During the NATO bombing campaign Kosovo Albanians were placed on trains and sent to Macedonia and Montenegro. They were sent to NATO and UN-run refugee camps, not concentration camps. NATO bombardments decimated Yugoslavia. The Serbs were bombed daily; most of the “Kosovars” were saved.

Albanians in Kosovo had been the first to try to rid the province of Serbs and Roms in 1981 and 1982, and it was they who used the expression “ethnic cleansing” to describe their purification campaign. The KLA is a very secretive organization, but it is not a recent phenomenon. Kosovo Albanians from Germany and Albania, whose family roots went back to the notorious Skanderbeg division which slaughtered Jews, Serbs and Rom people in World War II, comprised the leading faction of the KLA. In December 1998, the State Department wrote an alarming report, which clearly stated, “the KLA harass or kidnap anyone who comes to the (Yugoslav) police.” The report continued, “KLA representatives had threatened to kill villagers or burn their homes if they did not join the KLA.” Yet the United States supported the Kosovo Liberation Army.

…We must ask ourselves as Jews: why are we supporting such a force? …Jews here and in Israel offered asylum and comfort to the Kosovo Albanians. Did the Jewish press express compassion for the Serb or Rom victims of NATO bombing? Where was the public anguish about the destruction of hospitals, schools, factories, bridges, railway stations, religious edifices and tens of thousands of homes in Yugoslavia? Which Jews spoke out against the Balkan ecocide produced by NATO bombing of chemical factories and the use of Depleted Uranium (DU) which causes cancer and birth defects?

200,000 Serbs and Roms have been, since the war ended, murdered or driven out of Kosovo by the KLA forces. Agim Ceku has been head of the KLA since February, so he knows the US will turn a blind eye to ethnic cleansing of Serbs.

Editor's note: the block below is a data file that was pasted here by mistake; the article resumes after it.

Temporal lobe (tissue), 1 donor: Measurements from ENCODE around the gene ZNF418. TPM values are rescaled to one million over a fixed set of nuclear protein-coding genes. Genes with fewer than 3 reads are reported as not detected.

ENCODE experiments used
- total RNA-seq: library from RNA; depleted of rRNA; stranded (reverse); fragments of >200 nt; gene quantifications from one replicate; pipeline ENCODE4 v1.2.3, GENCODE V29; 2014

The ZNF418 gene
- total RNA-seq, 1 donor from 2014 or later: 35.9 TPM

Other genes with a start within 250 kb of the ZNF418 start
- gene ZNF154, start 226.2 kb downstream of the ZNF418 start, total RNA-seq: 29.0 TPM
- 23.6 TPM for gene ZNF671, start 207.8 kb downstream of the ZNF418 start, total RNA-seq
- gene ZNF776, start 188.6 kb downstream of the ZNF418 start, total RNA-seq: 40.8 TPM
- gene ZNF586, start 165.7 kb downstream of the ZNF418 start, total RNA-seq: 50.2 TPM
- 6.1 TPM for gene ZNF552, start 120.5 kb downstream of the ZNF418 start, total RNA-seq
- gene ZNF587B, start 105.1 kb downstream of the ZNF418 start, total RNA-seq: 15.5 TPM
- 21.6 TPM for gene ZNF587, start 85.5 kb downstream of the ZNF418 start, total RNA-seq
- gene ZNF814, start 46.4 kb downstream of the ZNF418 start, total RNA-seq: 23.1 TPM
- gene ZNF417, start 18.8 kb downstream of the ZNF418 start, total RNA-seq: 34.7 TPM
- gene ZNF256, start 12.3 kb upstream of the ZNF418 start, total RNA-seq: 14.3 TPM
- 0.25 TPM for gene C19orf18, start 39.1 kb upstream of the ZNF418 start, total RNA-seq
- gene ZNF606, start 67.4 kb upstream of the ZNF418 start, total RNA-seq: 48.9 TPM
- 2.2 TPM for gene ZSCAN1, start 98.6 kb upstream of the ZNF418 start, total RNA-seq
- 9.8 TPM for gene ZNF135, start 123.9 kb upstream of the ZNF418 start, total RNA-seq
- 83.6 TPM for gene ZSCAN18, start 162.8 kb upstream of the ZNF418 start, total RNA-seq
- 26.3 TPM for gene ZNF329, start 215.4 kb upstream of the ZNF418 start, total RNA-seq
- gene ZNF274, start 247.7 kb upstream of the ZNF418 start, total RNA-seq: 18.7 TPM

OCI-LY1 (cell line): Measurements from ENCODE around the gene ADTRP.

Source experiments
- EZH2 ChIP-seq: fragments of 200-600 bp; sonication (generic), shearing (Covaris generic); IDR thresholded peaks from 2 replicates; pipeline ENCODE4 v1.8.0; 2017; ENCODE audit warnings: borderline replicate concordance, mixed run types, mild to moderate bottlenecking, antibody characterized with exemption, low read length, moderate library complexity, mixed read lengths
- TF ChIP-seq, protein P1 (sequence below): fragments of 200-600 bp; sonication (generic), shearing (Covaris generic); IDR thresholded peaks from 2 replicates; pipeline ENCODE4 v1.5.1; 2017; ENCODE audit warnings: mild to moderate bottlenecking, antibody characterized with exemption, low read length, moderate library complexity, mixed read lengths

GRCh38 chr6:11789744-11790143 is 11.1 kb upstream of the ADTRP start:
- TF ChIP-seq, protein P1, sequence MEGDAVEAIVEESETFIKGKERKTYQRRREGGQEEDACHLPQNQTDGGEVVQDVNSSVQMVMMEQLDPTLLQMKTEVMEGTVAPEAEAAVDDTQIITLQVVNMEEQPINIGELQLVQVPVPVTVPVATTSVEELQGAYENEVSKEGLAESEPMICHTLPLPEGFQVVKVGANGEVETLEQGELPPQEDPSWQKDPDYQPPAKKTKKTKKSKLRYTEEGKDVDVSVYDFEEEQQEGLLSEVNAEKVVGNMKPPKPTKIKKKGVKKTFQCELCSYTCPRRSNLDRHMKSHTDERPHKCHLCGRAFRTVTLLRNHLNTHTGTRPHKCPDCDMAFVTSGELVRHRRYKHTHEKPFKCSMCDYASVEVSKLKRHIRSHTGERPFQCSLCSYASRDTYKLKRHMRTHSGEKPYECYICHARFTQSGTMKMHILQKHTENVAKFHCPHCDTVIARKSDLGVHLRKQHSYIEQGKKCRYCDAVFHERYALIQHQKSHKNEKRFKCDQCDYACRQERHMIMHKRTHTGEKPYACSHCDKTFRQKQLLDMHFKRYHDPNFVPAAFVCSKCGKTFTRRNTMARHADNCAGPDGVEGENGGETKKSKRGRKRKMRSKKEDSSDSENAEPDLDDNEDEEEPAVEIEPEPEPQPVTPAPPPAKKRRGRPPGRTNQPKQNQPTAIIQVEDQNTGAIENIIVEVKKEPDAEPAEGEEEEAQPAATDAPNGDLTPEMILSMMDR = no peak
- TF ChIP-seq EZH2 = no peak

The spin doctors may have manipulated the sympathies of concerned citizens, but NATO’s bombing of Yugoslavia had, according to Le Monde Diplomatique, “not the least international legitimacy.” The United States fought on the side of drug traffickers and Nazis. Germany, in violation of its own laws, sent its armed forces and Luftwaffe out on military missions against Yugoslavia. Have we, who pride ourselves on having brought moral law into the world, abandoned our belief in the Rule of Law?

…The expansion of NATO was a Pandora’s Box that was locked until the dismemberment of Yugoslavia began. NATO involvement in Yugoslavia was the key that opened Eastern Europe and Central Asia to NATO expansion, and NATO expansion opened the door to the expansion eastward of the new Global Economy. NATO’s new role in Europe is the police force for the New World Order. Kosovo sits atop a five billion-dollar lead, zinc, silver, cadmium, and gold mine, “the most valuable piece of real estate in the Balkans.” Kosovo has seventeen billion tons of coal. The Danube flows through Yugoslavia and is more important to trade in central and southern Europe than any other river. The oil and natural gas pipelines of Europe criss-cross Yugoslavia. Yugoslavia is proximate to the West’s next oil and natural gas bonanza: the Caspian region. The four trillion dollars worth of petroleum there is the answer to the NATO nations’ quest for more oil. Germany is particularly concerned about this.

These are issues for [Jews] convinced that our interests lie with US policy…US policy supports Israel [but] Israel could face the loss of US support. Let us not forget; Yugoslavia once enjoyed a special relationship with the United States just as Israel now does.

In April of 1999 the Yugoslav ambassador to the United Nations wrote a letter to several Jewish organizations, begging for support. NATO had bombed the Bridge at Novi Sad and the adjacent Memorial Park. “The Bridge and the Park had special significance to Jews and Serbs,” wrote the ambassador, because, “a few thousand Jews and Serbs were summarily executed by the Nazis and thrown into the Danube under that bridge” on April 1, 1942. But there was silence; no Jewish organization responded. That silence must be broken.

Let us ask ourselves why we are cooperating with politicians in league with…fascists and drug traffickers. Let us question how we participated in the demonizing of the Serbs, allowing them to become the world’s pariahs. And let us ask ourselves whether we betrayed the friendship of those who fought and died with us in the Holocaust. Can such betrayal of principle be “good for the Jews?”